The Game of Life, also known simply as Life, is a cellular automaton devised by the British mathematician John Horton Conway in 1970. You’ve probably seen this around in some form or another, but I ran across it again recently and thought it would be fun to implement in Xojo.
Every few weeks my son Lucas gets together with his friends for board game day. Last week’s game was Twilight Imperium. One part of the game includes rolling a 10-sided die to calculate whether one of your ships successfully registers a hit on your opponent. Apparently this is something that can take a while to do as each player amasses more and more ships. This was ripe for automation!
Learn to program a simple but entertaining game as an introduction to the Xojo programming language. In this game the computer calculates a random number between 1 and 100 and we have to guess it. Follow this tutorial…
For the 10th week of the #JustCode Challenge I took a look at networking. For my project this week I’ve created a networked version of the Combat game, which has two tanks on the screen shooting at each other. The network version allows you to control one tank with the app running on your computer and someone else to control the other tank with the app running on their computer. I call it NetTank.
For this week’s app, I created a simple iOS app where you tap on “bubbles” to pop them. This was actually suggested to me by Dana Brown some time ago as something that would make a great diversion for her son. I have found it helpful with some of my younger nieces and nephews.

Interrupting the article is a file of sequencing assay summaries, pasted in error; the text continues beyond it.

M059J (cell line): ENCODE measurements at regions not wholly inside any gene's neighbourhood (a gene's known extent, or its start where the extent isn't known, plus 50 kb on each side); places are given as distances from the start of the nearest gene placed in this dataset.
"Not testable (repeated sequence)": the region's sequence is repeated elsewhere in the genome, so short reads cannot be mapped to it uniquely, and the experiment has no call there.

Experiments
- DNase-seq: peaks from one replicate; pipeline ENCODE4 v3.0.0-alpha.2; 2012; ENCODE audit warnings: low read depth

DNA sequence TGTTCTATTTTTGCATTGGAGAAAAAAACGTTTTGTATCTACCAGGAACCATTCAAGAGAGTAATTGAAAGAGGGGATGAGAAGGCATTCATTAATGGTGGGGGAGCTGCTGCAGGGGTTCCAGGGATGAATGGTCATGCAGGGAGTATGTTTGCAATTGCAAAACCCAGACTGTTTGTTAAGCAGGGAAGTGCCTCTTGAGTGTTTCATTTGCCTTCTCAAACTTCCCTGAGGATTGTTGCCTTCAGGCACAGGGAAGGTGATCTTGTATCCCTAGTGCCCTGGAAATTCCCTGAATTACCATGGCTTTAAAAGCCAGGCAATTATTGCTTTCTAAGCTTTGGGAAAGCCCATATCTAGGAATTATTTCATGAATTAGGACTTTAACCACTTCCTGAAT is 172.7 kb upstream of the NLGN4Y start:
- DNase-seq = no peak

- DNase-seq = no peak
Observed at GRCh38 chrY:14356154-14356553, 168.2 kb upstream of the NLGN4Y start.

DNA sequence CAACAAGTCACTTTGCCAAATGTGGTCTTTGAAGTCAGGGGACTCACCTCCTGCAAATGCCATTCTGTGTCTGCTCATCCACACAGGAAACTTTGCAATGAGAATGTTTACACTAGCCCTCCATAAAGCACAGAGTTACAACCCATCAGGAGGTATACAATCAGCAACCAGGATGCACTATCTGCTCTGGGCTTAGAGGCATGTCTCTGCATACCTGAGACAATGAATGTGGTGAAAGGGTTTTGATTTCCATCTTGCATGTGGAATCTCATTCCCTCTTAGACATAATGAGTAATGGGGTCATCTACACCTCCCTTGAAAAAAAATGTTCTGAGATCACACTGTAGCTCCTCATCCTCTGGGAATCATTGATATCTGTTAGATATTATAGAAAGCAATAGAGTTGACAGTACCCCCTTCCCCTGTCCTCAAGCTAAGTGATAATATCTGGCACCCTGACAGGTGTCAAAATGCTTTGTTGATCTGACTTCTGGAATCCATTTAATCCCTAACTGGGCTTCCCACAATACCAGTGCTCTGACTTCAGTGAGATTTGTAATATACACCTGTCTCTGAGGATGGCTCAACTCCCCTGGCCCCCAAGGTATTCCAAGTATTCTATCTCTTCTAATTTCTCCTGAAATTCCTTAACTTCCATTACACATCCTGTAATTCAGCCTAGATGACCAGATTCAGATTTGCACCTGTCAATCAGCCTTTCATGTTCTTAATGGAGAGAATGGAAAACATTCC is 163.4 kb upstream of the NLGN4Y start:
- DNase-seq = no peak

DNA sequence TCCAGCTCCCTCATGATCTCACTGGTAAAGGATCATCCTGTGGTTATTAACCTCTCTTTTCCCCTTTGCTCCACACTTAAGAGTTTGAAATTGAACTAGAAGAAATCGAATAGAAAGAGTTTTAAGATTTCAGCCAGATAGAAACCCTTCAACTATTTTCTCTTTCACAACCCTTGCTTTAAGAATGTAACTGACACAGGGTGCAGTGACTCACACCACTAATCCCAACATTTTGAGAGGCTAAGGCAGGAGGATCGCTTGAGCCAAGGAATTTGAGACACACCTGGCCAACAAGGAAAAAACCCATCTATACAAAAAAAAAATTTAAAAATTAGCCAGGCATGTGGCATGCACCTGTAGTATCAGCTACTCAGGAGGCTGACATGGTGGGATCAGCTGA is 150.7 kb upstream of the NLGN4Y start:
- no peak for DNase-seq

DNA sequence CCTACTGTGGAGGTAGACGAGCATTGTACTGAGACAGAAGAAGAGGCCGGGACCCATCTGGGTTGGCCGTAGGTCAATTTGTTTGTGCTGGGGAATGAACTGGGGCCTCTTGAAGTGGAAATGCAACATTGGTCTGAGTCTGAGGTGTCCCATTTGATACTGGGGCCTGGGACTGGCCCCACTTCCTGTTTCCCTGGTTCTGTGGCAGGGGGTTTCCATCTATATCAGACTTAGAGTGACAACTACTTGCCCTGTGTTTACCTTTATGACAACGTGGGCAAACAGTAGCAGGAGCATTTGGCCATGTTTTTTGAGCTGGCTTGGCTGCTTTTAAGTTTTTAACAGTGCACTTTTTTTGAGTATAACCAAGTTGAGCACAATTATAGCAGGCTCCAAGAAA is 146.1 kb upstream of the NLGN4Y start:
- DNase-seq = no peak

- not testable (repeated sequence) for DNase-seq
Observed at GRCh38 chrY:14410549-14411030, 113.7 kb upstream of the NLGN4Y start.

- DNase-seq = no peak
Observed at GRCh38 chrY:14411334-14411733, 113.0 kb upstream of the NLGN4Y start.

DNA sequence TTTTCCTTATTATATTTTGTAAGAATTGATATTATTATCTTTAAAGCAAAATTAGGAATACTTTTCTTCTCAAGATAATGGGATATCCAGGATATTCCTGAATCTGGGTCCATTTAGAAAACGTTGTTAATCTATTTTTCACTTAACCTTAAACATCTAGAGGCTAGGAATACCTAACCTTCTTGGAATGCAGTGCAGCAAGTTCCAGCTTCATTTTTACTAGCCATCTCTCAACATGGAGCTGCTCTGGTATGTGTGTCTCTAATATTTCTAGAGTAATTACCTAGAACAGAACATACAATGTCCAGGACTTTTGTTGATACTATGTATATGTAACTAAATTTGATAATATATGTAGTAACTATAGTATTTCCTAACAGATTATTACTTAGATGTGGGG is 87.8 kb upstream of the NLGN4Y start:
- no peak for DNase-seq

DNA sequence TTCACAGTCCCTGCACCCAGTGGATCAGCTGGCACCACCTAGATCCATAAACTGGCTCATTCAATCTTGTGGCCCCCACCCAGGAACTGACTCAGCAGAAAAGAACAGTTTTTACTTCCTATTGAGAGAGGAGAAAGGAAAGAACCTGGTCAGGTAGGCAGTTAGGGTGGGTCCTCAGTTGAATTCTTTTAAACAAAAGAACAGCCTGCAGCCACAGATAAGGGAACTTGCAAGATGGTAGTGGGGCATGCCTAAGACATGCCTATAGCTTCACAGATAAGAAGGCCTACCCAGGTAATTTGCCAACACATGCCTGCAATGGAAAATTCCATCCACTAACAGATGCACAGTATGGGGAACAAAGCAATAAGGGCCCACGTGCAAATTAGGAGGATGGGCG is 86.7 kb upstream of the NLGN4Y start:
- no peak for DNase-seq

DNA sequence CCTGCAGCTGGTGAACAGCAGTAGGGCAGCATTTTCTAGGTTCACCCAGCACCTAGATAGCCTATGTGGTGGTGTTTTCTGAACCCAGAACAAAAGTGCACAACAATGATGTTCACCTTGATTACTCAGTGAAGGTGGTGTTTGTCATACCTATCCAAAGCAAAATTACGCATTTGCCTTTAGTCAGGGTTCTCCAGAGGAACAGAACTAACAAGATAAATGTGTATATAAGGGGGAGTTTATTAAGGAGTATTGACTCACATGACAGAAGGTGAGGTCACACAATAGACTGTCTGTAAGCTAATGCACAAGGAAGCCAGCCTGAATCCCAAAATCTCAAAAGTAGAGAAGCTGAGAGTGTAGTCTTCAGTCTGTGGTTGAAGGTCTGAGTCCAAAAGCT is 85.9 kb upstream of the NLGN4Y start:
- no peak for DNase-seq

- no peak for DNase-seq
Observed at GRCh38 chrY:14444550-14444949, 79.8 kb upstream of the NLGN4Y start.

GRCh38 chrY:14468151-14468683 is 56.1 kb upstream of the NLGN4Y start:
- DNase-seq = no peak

This iOS app demonstrates the use of a Canvas and the detection of taps. When all the bubbles have been popped, more are added. It never ends!
But maybe you want to jump right in. When I started programming that is exactly how I learned. I tried things to see what worked and what didn’t work. I also looked at and modified other programs I found.
You can learn to code if you just code.
It talks about how you could make a maze-like structure on a Commodore 64 with just this one line of code:
10 PRINT CHR$(205.5+RND(1)); : GOTO 10
The author then goes on to show you how you might do something similar using Python and pygame.
I love all things retro and this seemed like fun, so I thought I would whip up the same thing in Xojo.
In my Algorithms class in my second semester of college (many, many eons ago), one of the project assignments was to write a program that would find all the solutions to the 8 Queens Problem.